6. #1671
    Opera Lively Moderator Top Contributor Member Amfortas's Avatar
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    Quote Originally Posted by MAuer View Post
    Opera is simply not something for people with limited attention spans.
    Huh? What?

  7. #1672
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    Quote Originally Posted by Amfortas View Post
    Huh? What?
    Pole dancing, on the other hand, can be (but not always is) riveting.

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  9. #1673
    Opera Lively Moderator Top Contributor Member Amfortas's Avatar
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    Quote Originally Posted by JohnGerald View Post
    Pole dancing, on the other hand, can be (but not always is) riveting.
    I only like the Cliff Notes version, without all the "boring bits."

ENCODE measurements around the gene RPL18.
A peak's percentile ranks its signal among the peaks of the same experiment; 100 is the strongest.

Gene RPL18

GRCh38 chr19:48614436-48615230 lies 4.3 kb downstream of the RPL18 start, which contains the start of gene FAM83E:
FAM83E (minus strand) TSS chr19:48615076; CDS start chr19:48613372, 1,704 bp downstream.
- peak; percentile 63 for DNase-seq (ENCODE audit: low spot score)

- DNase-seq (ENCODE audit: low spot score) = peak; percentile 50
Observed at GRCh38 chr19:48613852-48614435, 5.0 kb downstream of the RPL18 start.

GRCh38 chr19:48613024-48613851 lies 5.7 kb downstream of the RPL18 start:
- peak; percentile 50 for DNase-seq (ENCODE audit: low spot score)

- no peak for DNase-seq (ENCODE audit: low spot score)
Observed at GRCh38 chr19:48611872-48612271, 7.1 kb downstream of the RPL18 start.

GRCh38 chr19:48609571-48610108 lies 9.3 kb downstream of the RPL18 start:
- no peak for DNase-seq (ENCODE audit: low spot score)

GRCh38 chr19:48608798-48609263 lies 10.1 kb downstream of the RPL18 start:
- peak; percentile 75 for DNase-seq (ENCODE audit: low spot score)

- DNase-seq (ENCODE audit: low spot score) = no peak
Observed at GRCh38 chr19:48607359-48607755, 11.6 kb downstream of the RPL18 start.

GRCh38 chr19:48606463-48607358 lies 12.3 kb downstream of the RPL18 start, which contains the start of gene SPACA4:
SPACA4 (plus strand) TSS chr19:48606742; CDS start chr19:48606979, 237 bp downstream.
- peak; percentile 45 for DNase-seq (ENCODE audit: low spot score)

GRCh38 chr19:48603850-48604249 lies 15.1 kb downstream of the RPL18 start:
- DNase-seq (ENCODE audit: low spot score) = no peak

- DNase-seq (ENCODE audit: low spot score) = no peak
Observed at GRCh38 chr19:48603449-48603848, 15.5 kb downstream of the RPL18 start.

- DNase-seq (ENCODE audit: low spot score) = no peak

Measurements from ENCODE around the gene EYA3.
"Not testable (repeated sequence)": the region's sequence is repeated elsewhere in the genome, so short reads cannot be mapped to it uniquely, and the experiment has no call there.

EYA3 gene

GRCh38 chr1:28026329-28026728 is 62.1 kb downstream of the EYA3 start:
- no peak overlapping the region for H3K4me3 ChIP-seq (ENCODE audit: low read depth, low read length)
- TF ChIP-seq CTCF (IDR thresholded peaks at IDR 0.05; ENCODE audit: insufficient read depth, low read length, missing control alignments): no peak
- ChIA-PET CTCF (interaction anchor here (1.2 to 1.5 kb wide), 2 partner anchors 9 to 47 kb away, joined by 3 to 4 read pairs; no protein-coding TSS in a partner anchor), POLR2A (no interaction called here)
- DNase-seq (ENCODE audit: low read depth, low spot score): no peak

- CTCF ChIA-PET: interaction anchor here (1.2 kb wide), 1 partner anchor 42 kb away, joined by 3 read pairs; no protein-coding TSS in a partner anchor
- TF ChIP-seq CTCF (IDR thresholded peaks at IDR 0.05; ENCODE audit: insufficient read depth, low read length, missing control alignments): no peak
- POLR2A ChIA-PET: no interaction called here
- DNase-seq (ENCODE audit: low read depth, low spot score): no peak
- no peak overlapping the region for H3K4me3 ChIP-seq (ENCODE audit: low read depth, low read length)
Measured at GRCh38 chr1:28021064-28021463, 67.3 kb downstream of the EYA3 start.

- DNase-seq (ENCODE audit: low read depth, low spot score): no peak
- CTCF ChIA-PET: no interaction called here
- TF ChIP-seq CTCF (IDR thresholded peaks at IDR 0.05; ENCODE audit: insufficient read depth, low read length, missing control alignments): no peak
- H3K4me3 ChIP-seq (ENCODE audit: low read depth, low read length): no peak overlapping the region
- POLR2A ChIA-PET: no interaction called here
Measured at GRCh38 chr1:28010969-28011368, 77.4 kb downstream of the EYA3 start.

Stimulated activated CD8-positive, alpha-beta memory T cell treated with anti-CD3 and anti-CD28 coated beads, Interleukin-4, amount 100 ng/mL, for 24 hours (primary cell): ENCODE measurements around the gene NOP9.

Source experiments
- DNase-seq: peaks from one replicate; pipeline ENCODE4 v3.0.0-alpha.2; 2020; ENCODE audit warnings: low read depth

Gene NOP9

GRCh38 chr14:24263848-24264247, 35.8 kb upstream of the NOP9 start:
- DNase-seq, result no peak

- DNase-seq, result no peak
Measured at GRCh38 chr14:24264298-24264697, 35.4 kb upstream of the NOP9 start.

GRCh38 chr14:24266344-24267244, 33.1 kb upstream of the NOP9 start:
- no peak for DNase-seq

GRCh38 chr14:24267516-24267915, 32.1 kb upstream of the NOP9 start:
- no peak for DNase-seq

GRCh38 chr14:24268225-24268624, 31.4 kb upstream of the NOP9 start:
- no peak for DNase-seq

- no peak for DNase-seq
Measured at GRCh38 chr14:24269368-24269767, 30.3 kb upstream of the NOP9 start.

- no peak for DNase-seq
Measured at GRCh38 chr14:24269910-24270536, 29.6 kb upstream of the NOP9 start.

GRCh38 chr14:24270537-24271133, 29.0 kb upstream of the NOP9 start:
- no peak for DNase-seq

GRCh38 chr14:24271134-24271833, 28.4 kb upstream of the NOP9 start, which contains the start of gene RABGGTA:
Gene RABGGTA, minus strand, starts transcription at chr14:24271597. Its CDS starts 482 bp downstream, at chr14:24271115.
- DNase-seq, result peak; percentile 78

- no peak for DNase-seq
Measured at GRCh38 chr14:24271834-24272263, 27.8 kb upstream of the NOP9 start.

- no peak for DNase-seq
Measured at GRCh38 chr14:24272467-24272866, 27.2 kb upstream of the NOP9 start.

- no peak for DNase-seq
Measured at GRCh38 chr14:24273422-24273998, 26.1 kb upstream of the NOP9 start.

10. #1674
    Opera Lively Media Consultant Top Contributor Member Ann Lander (sospiro)'s Avatar
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    Opera's abused women.

    Interesting piece but opera is of its time. But I'm surprised they didn't mention La fanciulla del West as an exception.
    "The world calls them its singers and poets and artists and storytellers; but they are just people who have never forgotten the way to fairyland."
    Lucy Maud Montgomery

  11. #1675
    Opera Lively Moderator Top Contributor Member Soave_Fanciulla's Avatar
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    Quote Originally Posted by sospiro View Post
    Opera's abused women.

    Interesting piece but opera is of its time. But I'm surprised they didn't mention La fanciulla del West as an exception.
    What about Rossini and Donizetti comedy? The Norinas, Adinas and Rosinas do fine.
    Natalie

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  13. #1676
    Opera Lively News Coordinator Top Contributor Member MAuer's Avatar